- SOUTHWESTERN SAN JACINTO, EAST CENTRAL MONTGOMERY, CHAMBERS, AND LIBERTY COUNTIES until 2 PM.
- SOUTHEASTERN MONTGOMERY, NORTHWESTERN CHAMBERS, SOUTHWESTERN LIBERTY, AND NORTHEASTERN HARRIS COUNTIES until 2:15 PM.
Flash Flood Emergency for north central Harris County:
Meanwhile, a Flash Flood Warning has been issued for southeastern Harris County, including downtown Houston, as rainfall rates of 2-4” per hour are possible and flash flooding is expected to begin shortly. Again, residents are advised not to venture out onto local roadways and stay put.
Flash Flood Warning for southeastern Harris County:
D.J. Kayser, Meteorologist, Praedictix
8 to 14 Day Temperature Outlook
According to NOAA's CPC, the temperature outlook through the end of the month and early October suggests a pretty tight temperature contrast setting up across the Plains. This could be a little concerning as several rounds of showers and storms maybe possible, some of which could be strong to severe along with areas of heavy rain. Stay tuned.
Here's the temperature outlook for the MSP Airport through the end of September, which shows a pretty warm temp over the next few days. However, the extended outlook towards early October looks much cooler and very fall-like at that point, so soak up the warmth while we have it!
Warmest September Temps on Record at MSP
Here are the warmest temps on record at MSP for the month of September. Note that there has only been (1) 100 degree day, which happened back in 1931. Highs in the 90s are certainly more common and have happened quite a few times. In fact, last year in 2018 we had a high of 92 in September and in 2017 there was a 94 degree high temp. Since 2000, there have been (9) 90 high temps during the month of September.
A Wet 2019 Continues. More Weekend Storms
By Todd Nelson, filling in for Douglas.
Imelda has been a very surprising storm to say the least. Earlier this week, it gained tropical storm status just before making landfall along the Texas Coast. Despite being downgraded to a tropical depression, slow moving Imelda wreaked havoc across parts of southeast Texas with reports of 30 to more than 40 inches of rain in just a matter of days.
Hurricane Harvey impacted some of the same areas back in August 2017 and was considered the wettest tropical cyclone is U.S. history, where more than 60 inches of rain fell in Netherland, TX.
In other news, Rochester, MN picked up more than a half an inch of rain on Thursday morning, which put them over the top as the wettest year on record and it's only mid September! The previous record wettest year was just shy of 44 inches set in 1990.
Minneapolis is still sitting at its 2nd wettest start to any year on record with more rain on the way late tonight into Saturday, go figure.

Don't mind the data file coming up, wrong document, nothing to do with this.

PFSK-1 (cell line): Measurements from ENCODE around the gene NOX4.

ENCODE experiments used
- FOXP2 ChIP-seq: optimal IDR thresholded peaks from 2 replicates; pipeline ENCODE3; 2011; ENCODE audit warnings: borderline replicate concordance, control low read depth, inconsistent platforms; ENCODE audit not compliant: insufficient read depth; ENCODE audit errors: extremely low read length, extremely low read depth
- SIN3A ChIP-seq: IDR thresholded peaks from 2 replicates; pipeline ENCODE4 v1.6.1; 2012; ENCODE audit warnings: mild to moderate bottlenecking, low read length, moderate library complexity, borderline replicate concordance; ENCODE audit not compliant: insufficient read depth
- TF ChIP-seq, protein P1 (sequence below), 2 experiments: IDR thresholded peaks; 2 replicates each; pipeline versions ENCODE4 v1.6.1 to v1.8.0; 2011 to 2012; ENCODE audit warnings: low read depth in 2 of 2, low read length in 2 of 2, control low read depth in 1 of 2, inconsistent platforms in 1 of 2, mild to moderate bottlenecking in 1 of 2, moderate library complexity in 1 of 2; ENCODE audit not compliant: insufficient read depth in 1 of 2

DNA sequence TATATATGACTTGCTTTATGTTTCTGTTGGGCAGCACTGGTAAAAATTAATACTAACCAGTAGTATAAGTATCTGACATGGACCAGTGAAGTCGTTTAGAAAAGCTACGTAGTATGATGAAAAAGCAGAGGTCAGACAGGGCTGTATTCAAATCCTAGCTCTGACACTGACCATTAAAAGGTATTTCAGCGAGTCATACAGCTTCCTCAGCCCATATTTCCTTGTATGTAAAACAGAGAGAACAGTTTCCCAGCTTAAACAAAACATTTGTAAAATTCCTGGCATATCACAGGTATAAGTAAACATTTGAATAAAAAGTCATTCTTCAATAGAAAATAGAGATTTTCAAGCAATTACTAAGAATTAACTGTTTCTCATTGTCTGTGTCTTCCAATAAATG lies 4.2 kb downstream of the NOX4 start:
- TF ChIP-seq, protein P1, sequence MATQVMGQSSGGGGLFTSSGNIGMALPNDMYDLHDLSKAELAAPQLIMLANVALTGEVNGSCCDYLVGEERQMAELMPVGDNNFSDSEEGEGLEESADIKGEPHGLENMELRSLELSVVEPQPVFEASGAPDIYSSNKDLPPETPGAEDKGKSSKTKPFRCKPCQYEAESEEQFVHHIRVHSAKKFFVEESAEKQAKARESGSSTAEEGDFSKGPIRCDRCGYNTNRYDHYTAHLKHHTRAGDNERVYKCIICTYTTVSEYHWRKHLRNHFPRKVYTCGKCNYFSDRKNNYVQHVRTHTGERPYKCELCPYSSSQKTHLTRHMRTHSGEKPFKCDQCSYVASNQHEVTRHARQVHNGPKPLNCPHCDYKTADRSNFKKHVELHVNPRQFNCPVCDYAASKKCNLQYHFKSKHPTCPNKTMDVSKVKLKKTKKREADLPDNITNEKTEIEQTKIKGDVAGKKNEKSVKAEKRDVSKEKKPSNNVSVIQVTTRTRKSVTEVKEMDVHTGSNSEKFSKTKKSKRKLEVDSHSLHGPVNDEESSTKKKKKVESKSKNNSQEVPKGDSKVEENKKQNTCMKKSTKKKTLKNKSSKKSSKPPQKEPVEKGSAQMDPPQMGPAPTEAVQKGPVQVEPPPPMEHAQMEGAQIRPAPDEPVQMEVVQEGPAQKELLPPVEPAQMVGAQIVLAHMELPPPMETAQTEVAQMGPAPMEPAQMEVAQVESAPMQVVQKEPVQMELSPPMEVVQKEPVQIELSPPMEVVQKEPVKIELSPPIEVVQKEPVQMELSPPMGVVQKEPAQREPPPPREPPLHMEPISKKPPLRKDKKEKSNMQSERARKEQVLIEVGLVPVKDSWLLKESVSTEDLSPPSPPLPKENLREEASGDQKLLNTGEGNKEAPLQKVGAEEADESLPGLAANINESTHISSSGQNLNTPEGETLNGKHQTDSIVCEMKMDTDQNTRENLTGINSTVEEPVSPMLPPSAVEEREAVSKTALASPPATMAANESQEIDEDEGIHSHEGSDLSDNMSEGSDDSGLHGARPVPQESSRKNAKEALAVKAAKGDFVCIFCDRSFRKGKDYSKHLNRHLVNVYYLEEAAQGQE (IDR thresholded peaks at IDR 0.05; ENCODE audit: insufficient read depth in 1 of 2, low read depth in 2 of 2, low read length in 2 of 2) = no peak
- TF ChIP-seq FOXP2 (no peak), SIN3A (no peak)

By the way, the Autumnal Equinox arrives Monday with bright sun returning to a blue sky near you.
FRIDAY: Sticky with a few storms. Winds: SE 10-15. High: 83.
FRIDAY NIGHT: Mostly cloudy. Chance of storms overnight. Winds: S 5-10. Low: 68.
SATURDAY: Breezy with scattered storms. Winds: SSW 10-20. High: 77.
SUNDAY: Cooler breeze. Passing shower up north. Winds: WNW 10-20. Wake-up: 57 High: 72.
MONDAY: Bright sunshine returns. Winds: SSW 7-12. Wake-up: 54 High: 73.
TUESDAY: Increasing PM rumble threat. Winds:SSW 5-10. Wake-up: 55. High: 75.
WEDNESDAY: Windy. Lingering shower or storm. Winds: WNW 10-20. Wake-up: 56. High: 71.
THURSDAY: Dry skies return. Winds: SSE 7-12. Wake-up: 63 High: 80.
This Day in Weather History
2001: 3/4 to 1 3/4 inch hail falls in Freeborn and Faribault counties.
1972: A downpour in Duluth produces 5 1/2 inches in ten hours.
Average High/Low for Minneapolis
Average High: 70F (Record: 91F set in 1931)
Average Low: 50F (Record: 28F set in 1962)
Record Rainfall: 1.82" set in 1902
Record Snowfall: Trace set in 1927
Sunrise/Sunset Times for Minneapolis
Hours of Daylight: ~12 hours & 17 minutes
Daylight LOST since yesterday: ~ 3 minutes & 6 seconds
Daylight LOST since summer solstice (June 21st): ~ 3 hours & 41 minutes
Moon Phase for September 20th at Midnight
0.8 Days Before Last Quarter Moon
What's in the Night Sky?
"Tonight, since the moon is waning and gone from the sky in early evening, find the Andromeda galaxy, the great spiral galaxy next door to our Milky Way. It’s the most distant thing you can see with your eye alone. It’s best seen in the evening at this time of year, assuming you’re in the Northern Hemisphere. Most people find the galaxy by star-hopping from the constellation Cassiopeia, which is a very noticeable M- or W-shaped pattern on the sky’s dome. I learned to find the Andromeda galaxy by star-hopping from the Great Square of Pegasus, to the two graceful streams of stars making up the constellation Andromeda. Look at the chart at the top of this post. It shows both constellations – Cassiopeia and Andromeda – so you can see the galaxy’s location with respect to both. Notice the star Schedar in Cassiopeia. It’s the constellation’s brightest star, and it points to the galaxy."
2019 Preliminary Tornado Count